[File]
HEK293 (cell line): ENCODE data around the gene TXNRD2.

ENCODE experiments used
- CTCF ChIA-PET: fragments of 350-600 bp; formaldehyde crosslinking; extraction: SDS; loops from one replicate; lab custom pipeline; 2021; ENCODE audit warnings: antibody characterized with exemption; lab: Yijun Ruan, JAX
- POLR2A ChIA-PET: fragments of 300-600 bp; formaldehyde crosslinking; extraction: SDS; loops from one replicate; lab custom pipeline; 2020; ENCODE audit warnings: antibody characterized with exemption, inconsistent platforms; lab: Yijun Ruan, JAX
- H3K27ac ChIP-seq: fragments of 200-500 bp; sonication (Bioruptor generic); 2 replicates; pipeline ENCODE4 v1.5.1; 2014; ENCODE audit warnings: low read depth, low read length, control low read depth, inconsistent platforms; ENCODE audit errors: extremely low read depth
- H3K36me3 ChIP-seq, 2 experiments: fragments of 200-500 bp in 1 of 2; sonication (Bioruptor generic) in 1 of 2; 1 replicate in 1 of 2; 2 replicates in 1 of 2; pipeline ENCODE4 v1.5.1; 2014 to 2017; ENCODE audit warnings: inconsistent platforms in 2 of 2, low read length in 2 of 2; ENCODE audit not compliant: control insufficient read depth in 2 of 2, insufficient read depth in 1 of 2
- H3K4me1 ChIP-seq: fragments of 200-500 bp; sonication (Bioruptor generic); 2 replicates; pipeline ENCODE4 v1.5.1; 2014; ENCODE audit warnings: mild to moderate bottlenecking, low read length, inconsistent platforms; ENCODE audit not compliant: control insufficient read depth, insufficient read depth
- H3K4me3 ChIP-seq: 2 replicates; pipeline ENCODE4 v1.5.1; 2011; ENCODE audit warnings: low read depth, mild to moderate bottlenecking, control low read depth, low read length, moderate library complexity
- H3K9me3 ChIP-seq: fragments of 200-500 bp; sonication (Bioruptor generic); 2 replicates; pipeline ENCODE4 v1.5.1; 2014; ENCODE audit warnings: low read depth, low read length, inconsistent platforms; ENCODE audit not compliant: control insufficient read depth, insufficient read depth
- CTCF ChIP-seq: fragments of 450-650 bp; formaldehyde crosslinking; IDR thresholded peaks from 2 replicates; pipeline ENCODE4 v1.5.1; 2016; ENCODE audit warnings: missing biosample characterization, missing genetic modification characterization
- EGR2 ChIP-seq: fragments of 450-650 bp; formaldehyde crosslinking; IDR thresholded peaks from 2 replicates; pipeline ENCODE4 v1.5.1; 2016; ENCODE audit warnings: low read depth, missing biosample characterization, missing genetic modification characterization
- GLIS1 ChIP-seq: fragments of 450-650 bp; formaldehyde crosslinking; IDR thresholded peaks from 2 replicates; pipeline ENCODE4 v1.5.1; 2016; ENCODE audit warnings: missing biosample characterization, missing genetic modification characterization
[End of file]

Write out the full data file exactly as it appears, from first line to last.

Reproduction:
HEK293 (cell line): ENCODE data around the gene TXNRD2.

ENCODE experiments used
- CTCF ChIA-PET: fragments of 350-600 bp; formaldehyde crosslinking; extraction: SDS; loops from one replicate; lab custom pipeline; 2021; ENCODE audit warnings: antibody characterized with exemption; lab: Yijun Ruan, JAX
- POLR2A ChIA-PET: fragments of 300-600 bp; formaldehyde crosslinking; extraction: SDS; loops from one replicate; lab custom pipeline; 2020; ENCODE audit warnings: antibody characterized with exemption, inconsistent platforms; lab: Yijun Ruan, JAX
- H3K27ac ChIP-seq: fragments of 200-500 bp; sonication (Bioruptor generic); 2 replicates; pipeline ENCODE4 v1.5.1; 2014; ENCODE audit warnings: low read depth, low read length, control low read depth, inconsistent platforms; ENCODE audit errors: extremely low read depth
- H3K36me3 ChIP-seq, 2 experiments: fragments of 200-500 bp in 1 of 2; sonication (Bioruptor generic) in 1 of 2; 1 replicate in 1 of 2; 2 replicates in 1 of 2; pipeline ENCODE4 v1.5.1; 2014 to 2017; ENCODE audit warnings: inconsistent platforms in 2 of 2, low read length in 2 of 2; ENCODE audit not compliant: control insufficient read depth in 2 of 2, insufficient read depth in 1 of 2
- H3K4me1 ChIP-seq: fragments of 200-500 bp; sonication (Bioruptor generic); 2 replicates; pipeline ENCODE4 v1.5.1; 2014; ENCODE audit warnings: mild to moderate bottlenecking, low read length, inconsistent platforms; ENCODE audit not compliant: control insufficient read depth, insufficient read depth
- H3K4me3 ChIP-seq: 2 replicates; pipeline ENCODE4 v1.5.1; 2011; ENCODE audit warnings: low read depth, mild to moderate bottlenecking, control low read depth, low read length, moderate library complexity
- H3K9me3 ChIP-seq: fragments of 200-500 bp; sonication (Bioruptor generic); 2 replicates; pipeline ENCODE4 v1.5.1; 2014; ENCODE audit warnings: low read depth, low read length, inconsistent platforms; ENCODE audit not compliant: control insufficient read depth, insufficient read depth
- CTCF ChIP-seq: fragments of 450-650 bp; formaldehyde crosslinking; IDR thresholded peaks from 2 replicates; pipeline ENCODE4 v1.5.1; 2016; ENCODE audit warnings: missing biosample characterization, missing genetic modification characterization
- EGR2 ChIP-seq: fragments of 450-650 bp; formaldehyde crosslinking; IDR thresholded peaks from 2 replicates; pipeline ENCODE4 v1.5.1; 2016; ENCODE audit warnings: low read depth, missing biosample characterization, missing genetic modification characterization
- GLIS1 ChIP-seq: fragments of 450-650 bp; formaldehyde crosslinking; IDR thresholded peaks from 2 replicates; pipeline ENCODE4 v1.5.1; 2016; ENCODE audit warnings: missing biosample characterization, missing genetic modification characterization